Yesterday, the FBI finally took action in relation to the events around WikiLeaks’ release of leaked diplomatic cables. So did the British police, working in concert with them.

Only, it wasn’t Julian Assange hauled up for extradition to the US on charges under the Espionage Act, it was a group of teens arrested for participating in Anonymous’s distributed denial of service (DDOS) attacks against Visa, Mastercard and PayPal. To the delight of Anonymous’s many opponents, five people were arrested in the UK — all later bailed — and 40 search warrants executed by the FBI in the United States, including in apparently fairly indiscriminate circumstances.

The FBI released a statement warning that DDOS attacks were punishable by up to 10 years’ imprisonment and that European law enforcement officials were conducting their own investigations. Two Dutch teens were arrested in December.

The DDOS attacks were undertaken by Anonymous in early December in response to Visa, Mastercard and PayPal cutting off the flow of public donations to WikiLeaks, as part of a US government-inspired wave of corporate hostility toward WikiLeaks.

The arrests were obviously and correctly overshadowed by events in Egypt, where young men and women have faced a lot worse than arrest over the past 72 hours. Nonetheless, they shine a light on several issues, few of them overly favourable to the US government and its allies.

First, apart from the continuing detention without trial of PFC Bradley Manning, the alleged leaker of the cables, at a Marine base in Virginia, this is the first law enforcement action US authorities have been able to take that is even faintly connected to WikiLeaks. This is despite some very strong initial claims about WikiLeaks: the allegations that the organisation had endangered lives and damaged US interests — claims since acknowledged to be false; the description of Julian Assange as a “high tech terrorist” by Vice-President Biden, chiming with the claim of some right-wing figures that Assange should be hunted down or killed; leaders of US vassal states like Australia’s Prime Minister Julia Gillard declaring WikiLeaks “illegal”, and the convening of a secret grand jury in Virginia for the purposes of establishing what charges could be brought against WikiLeaks.

At this rate, some Anon teens — erroneously described in some outlets as “WikiLeaks hackers” when in fact they’re very likely to be neither — may well be all that authorities can muster. Last week, NBC reported that US military investigators had admitted they couldn’t manage the first step in establishing a criminal case against WikiLeaks — linking Assange directly to PFC Manning when he allegedly leaked the cables.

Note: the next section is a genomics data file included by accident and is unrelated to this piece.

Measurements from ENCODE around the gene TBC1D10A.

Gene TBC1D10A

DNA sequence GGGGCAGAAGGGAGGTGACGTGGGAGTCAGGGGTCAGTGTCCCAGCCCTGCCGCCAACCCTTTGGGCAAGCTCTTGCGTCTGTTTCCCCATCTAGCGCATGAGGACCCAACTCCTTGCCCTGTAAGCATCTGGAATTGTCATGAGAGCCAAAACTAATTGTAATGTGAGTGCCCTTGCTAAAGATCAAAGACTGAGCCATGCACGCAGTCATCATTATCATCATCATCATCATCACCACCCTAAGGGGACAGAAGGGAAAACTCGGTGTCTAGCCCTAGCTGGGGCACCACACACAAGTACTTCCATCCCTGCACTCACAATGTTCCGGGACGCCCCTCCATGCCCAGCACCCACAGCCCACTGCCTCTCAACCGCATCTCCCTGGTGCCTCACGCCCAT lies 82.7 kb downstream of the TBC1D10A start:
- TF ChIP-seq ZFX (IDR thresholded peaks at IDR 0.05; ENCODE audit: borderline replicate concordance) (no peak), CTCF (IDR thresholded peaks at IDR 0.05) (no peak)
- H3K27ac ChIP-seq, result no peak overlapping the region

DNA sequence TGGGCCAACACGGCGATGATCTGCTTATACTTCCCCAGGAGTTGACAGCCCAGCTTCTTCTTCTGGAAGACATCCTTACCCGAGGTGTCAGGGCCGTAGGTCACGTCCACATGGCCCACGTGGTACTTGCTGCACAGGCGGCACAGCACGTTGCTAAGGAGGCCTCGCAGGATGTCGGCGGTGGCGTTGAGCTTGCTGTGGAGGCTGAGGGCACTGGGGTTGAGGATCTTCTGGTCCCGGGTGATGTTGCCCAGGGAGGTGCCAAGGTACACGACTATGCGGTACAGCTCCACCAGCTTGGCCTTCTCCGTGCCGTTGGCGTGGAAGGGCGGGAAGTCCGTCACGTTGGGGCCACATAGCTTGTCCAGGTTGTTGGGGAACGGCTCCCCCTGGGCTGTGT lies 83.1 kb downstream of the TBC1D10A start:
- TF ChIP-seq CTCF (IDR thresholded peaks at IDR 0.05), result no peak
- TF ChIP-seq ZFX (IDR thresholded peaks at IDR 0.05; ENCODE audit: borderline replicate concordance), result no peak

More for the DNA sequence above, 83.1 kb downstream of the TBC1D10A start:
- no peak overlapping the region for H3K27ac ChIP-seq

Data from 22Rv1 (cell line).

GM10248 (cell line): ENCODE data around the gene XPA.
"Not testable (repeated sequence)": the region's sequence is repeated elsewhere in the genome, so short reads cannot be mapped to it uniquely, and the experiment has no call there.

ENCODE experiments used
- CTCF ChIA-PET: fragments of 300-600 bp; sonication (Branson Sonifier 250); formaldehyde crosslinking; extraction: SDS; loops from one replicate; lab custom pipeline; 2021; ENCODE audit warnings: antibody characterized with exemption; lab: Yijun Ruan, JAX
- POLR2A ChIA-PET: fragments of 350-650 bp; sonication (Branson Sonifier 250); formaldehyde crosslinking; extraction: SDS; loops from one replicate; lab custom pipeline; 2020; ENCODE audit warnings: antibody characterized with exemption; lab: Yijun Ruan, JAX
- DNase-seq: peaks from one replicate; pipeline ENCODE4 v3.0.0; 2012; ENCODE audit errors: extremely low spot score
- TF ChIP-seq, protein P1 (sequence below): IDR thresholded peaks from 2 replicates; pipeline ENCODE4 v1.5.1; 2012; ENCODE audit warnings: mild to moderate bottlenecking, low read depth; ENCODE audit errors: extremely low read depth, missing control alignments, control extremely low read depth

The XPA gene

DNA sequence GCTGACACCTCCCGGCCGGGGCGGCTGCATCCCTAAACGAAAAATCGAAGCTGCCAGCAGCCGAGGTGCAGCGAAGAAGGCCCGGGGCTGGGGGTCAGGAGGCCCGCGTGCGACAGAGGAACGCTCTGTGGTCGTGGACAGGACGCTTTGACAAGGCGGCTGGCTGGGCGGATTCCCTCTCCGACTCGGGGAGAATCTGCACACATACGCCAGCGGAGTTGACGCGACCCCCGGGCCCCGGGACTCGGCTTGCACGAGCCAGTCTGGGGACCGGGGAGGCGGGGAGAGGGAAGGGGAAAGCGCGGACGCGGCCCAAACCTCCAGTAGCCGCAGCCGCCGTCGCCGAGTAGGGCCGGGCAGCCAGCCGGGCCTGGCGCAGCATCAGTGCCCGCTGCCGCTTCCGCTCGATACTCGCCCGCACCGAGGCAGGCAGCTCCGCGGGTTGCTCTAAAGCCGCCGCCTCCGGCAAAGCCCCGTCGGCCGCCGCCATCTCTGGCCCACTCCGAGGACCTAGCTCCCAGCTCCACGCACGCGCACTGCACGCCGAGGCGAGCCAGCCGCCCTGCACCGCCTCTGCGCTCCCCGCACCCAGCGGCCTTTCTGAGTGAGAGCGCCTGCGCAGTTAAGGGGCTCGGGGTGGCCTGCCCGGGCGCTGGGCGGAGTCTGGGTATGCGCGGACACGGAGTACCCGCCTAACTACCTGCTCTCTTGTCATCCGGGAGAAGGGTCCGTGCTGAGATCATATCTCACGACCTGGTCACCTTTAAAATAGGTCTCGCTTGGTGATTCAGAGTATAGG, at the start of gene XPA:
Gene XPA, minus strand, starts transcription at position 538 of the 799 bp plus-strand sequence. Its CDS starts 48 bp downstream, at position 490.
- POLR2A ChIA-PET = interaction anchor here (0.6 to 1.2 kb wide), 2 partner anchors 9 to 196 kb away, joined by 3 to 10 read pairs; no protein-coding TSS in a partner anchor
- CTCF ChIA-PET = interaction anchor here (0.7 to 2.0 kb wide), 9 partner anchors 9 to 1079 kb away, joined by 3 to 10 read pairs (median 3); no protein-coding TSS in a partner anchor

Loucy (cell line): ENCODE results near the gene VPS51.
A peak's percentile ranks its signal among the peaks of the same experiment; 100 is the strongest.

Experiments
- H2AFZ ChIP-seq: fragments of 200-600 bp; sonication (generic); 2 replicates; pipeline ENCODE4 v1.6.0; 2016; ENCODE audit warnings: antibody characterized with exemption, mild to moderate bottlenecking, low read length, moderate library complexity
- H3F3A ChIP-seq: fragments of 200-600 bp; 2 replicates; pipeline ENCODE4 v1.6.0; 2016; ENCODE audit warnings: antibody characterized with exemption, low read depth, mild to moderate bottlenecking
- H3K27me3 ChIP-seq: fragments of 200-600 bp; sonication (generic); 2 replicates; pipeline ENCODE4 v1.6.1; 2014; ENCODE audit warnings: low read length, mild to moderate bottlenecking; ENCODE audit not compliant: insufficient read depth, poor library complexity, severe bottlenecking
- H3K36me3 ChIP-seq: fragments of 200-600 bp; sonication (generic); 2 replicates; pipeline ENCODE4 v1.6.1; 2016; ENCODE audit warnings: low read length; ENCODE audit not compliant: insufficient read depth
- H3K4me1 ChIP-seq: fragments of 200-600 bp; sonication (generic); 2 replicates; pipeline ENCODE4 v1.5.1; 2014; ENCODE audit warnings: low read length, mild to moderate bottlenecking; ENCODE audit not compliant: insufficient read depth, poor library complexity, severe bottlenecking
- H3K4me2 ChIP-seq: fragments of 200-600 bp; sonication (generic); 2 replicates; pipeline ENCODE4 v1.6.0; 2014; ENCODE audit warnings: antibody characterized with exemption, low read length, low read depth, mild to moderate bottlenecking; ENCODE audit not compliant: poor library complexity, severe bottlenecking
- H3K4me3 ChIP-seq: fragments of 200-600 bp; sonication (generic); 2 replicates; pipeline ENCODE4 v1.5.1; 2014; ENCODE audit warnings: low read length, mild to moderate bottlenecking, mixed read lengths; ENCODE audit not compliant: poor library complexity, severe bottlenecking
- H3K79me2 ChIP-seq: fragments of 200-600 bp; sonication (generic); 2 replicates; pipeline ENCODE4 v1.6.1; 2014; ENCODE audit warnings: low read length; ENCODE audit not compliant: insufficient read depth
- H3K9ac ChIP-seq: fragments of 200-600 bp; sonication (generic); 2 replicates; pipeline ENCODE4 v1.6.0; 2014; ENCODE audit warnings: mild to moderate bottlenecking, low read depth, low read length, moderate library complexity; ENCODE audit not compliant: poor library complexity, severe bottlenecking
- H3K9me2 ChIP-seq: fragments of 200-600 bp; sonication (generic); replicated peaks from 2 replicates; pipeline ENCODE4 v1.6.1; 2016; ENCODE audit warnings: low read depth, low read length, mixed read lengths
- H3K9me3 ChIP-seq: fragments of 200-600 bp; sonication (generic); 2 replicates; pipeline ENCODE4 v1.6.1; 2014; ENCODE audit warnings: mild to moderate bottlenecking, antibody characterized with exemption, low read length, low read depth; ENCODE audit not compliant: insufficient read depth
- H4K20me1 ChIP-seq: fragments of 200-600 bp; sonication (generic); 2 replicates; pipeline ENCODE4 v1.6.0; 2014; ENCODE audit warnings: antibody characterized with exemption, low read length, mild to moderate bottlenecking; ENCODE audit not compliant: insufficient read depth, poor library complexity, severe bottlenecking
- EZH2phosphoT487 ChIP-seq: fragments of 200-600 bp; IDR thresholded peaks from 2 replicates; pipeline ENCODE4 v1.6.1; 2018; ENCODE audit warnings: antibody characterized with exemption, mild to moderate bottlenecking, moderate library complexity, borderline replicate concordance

Second, nearly two months on from the DDOS attacks, it remains the case that Visa, Mastercard and PayPal have never satisfactorily explained their decision to blacklist WikiLeaks. Indeed, PayPal actually changed its story on why it did so. Visa even commissioned a report on legal issues surrounding WikiLeaks but, despite it clearing the organisation, the company has still not lifted its ban on payments.

This is most likely because the legal issue is a furphy. As Crikey showed in December, Visa, Mastercard and PayPal all enable payments to be made by Zionist organisations to fund illegal settlements in the occupied West Bank — illegal under international law and in some cases even illegal under Israeli law. The Guardian also revealed that Visa and Mastercard enabled payments to the Ku Klux Klan in the United States.

Third, DDOSing has sparked an interesting debate within what might, misleadingly and unhelpfully, be termed the online activist community.  DDOS attacks have been compared — perhaps most notably by veteran IT activist Richard Stallman — to sit-ins, linking them firmly to a long tradition of non-violent protest action.  Net Delusion author and critic of “cyber-utopianism”, Evgeny Morozov has also — surprisingly — defended DDOS attacks as potentially legitimate, depending on the circumstances.